Now, when we have figured out how this “disease” develops, we are going to discover why some doctors, nurses and other healthcare providers start to indulge into drugs. As a famous TV character Dr. Gregory House, an excellent diagnostician and Vicodin addict, once said that, “Pills let me do my job and they take away my pain” (House, 2008). It may sound as an excuse, but when it comes to understanding the person living in the constant pain endurance, who are we to judge? Another thing is the fact that this drug addict is a doctor. How does this happen? How do health care providers turn into addicted self-destructors themselves? Can this process of falling into addiction of being reversed? Another thing of a major concern here is that the essential information on health from the time TV shows is easily remembered by the audience. So what do the viewers learn from Dr. House? They come to know that Vicodin is not such a scary drug, as real doctors may state, and that it has no substantial detrimental effects on our health. Another Dr. House, not a TV show character, but a real physician, accentuates in his article on the fact that Vicodin causes the development of a rapidly progressive hearing loss, which leads to the permanent total deafness. He provides an example, a story of his patient, Shannon, who had been prescribed Vicodin for a back trauma by her first doctor. The doctor she was meeting went on giving more Vicodin for a term of more than a year. Finally, the patient was eating 40-50 Vicodin tablets daily. As she described it, she started from never eating any tablets to being a full addict. Moreover, after some period of time she had lost her hearing ability and felt completely isolated (House, 2008). The story of this woman encouraged House MD producers to accentuate on terrific consequences of the drug abuse in one of the subsequent episodes. But did this action help to eradicate the problems to the full? No. Doctors and nurses being indulged into drugs continue to do it.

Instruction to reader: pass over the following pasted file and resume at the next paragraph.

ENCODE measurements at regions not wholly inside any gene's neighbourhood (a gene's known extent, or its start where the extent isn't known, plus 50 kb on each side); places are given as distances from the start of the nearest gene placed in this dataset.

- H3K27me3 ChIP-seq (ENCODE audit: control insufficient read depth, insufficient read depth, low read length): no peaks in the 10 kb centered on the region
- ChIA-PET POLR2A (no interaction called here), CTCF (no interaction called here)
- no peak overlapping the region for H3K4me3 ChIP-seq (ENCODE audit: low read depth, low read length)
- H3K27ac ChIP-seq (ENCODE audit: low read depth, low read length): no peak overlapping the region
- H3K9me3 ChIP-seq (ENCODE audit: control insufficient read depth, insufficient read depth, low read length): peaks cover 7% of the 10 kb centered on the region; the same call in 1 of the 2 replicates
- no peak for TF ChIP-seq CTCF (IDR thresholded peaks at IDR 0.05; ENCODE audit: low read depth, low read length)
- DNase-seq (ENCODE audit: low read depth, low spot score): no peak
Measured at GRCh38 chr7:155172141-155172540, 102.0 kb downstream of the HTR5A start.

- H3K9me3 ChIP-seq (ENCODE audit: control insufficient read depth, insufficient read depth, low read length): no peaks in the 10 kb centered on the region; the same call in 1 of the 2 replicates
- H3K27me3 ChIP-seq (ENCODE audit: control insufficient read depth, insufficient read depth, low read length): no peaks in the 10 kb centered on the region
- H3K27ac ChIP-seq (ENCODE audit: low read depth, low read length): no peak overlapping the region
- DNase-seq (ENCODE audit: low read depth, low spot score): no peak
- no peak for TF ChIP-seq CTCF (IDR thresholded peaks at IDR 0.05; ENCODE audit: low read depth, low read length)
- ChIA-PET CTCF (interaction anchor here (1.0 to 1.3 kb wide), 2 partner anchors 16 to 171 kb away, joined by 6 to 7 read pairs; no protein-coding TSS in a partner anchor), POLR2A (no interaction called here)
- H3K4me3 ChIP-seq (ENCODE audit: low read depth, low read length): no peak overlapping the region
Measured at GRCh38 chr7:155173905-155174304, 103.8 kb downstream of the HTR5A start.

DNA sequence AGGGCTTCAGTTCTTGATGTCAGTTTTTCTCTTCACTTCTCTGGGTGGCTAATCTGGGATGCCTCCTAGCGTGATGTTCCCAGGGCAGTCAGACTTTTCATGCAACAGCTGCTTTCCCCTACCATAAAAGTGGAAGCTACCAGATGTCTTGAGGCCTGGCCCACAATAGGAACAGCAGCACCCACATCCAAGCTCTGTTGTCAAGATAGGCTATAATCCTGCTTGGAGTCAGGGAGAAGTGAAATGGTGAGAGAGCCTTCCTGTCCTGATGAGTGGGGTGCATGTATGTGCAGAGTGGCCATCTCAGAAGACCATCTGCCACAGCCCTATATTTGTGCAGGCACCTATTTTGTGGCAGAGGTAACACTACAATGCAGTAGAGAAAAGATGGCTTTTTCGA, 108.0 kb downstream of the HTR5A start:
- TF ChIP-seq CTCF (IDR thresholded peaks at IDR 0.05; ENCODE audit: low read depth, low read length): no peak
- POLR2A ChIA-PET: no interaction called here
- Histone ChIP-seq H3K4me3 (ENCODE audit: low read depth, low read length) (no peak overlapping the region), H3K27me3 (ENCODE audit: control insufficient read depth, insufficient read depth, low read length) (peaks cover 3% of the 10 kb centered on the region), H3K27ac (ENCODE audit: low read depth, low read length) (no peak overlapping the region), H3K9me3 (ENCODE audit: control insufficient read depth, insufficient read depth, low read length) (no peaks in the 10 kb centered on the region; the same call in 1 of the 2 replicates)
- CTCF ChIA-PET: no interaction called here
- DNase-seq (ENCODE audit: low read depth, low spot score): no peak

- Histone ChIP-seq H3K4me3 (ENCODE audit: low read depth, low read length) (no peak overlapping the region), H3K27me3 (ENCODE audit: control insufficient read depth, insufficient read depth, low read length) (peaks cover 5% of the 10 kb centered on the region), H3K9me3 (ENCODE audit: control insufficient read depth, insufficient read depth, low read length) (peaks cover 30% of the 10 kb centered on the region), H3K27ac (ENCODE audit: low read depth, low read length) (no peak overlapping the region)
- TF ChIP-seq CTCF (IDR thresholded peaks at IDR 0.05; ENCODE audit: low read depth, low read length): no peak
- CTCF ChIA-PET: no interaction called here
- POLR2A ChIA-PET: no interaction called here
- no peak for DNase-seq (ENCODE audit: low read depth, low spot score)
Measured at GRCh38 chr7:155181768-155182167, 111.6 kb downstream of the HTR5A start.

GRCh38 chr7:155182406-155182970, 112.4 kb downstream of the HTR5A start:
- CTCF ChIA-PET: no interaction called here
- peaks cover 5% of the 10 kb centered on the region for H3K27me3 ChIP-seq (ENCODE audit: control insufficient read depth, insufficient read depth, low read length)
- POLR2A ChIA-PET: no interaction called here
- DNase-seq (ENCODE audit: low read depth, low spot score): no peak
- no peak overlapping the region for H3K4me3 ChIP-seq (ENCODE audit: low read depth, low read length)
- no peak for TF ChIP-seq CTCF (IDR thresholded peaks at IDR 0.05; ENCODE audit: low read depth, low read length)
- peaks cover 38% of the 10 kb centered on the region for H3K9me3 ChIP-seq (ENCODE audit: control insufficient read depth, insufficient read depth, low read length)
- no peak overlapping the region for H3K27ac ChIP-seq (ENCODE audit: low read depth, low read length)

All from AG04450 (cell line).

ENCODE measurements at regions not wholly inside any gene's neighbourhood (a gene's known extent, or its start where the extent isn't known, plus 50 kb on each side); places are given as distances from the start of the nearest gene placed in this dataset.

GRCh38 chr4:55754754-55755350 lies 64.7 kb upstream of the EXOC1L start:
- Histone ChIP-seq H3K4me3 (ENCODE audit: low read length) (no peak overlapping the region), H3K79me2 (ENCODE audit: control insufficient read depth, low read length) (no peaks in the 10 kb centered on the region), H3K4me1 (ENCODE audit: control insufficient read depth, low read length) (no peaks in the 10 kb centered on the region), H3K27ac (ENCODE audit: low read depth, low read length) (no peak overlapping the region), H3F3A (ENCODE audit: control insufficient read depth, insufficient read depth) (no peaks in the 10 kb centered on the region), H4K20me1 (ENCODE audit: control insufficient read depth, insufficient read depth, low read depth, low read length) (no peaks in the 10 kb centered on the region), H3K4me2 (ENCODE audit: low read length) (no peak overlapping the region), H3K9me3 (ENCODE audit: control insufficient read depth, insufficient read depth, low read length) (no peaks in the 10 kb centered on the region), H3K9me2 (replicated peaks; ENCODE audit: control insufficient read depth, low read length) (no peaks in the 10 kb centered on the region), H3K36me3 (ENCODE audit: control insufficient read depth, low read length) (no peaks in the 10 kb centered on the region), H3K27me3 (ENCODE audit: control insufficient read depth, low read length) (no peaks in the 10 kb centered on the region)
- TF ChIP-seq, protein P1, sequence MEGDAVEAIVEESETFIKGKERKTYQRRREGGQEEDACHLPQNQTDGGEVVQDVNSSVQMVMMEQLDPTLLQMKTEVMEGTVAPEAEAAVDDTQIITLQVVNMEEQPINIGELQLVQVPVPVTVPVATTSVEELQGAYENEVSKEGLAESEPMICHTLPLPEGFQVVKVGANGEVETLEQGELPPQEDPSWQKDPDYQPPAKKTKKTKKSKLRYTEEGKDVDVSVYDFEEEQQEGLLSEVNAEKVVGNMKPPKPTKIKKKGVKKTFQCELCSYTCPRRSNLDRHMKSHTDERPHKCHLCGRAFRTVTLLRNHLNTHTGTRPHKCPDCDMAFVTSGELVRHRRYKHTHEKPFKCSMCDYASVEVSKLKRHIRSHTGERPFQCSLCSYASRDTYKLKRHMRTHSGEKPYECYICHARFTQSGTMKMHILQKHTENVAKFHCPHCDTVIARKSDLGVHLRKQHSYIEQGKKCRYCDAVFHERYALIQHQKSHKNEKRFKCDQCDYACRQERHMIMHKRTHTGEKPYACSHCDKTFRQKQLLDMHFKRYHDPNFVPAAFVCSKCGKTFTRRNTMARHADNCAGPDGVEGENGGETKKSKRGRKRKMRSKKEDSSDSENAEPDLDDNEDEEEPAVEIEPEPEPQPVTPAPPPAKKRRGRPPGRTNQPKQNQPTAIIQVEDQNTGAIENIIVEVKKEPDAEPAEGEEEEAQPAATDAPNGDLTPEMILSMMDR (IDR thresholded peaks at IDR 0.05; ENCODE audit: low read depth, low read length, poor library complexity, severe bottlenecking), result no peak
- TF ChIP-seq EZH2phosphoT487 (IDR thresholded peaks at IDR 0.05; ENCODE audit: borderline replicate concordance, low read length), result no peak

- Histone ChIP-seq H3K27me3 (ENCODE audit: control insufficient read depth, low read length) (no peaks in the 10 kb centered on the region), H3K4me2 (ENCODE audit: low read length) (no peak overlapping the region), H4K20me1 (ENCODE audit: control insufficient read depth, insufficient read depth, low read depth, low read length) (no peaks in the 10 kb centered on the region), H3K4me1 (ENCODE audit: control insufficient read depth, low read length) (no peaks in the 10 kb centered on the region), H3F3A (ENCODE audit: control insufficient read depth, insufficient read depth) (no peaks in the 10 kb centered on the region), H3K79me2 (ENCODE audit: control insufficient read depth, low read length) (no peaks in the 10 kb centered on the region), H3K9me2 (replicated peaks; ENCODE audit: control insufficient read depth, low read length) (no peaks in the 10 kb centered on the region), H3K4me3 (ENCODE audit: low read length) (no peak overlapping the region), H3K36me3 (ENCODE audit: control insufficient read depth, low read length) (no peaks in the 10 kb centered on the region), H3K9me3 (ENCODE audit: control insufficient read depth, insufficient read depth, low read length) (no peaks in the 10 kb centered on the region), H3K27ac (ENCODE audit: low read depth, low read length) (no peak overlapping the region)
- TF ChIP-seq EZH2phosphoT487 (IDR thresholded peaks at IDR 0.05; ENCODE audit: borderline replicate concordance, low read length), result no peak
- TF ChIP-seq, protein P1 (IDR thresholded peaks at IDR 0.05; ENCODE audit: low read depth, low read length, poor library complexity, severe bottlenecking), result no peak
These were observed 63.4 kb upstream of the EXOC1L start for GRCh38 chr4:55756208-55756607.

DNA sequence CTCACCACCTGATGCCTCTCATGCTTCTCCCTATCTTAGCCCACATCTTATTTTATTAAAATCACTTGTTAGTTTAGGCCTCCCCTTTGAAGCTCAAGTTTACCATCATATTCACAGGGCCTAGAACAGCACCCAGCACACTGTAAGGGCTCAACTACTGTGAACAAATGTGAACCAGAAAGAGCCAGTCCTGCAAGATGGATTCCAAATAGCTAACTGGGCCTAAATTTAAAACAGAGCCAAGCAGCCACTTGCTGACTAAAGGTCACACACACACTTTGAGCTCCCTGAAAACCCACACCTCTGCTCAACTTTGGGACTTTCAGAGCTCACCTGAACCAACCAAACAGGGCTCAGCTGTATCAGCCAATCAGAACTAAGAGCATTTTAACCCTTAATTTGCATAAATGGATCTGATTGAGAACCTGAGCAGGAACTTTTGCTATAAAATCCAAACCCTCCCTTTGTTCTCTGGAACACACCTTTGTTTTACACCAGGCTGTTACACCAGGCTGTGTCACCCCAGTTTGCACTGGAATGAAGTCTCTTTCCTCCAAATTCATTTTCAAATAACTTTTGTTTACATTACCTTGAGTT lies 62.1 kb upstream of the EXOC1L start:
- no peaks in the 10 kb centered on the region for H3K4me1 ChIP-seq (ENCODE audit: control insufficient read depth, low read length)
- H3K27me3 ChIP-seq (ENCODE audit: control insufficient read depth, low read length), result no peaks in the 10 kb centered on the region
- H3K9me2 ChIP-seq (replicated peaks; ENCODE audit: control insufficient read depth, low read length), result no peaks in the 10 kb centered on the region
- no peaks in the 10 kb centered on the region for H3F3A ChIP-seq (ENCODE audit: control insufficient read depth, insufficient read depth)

The current trend in drug addiction among workers of a medical industry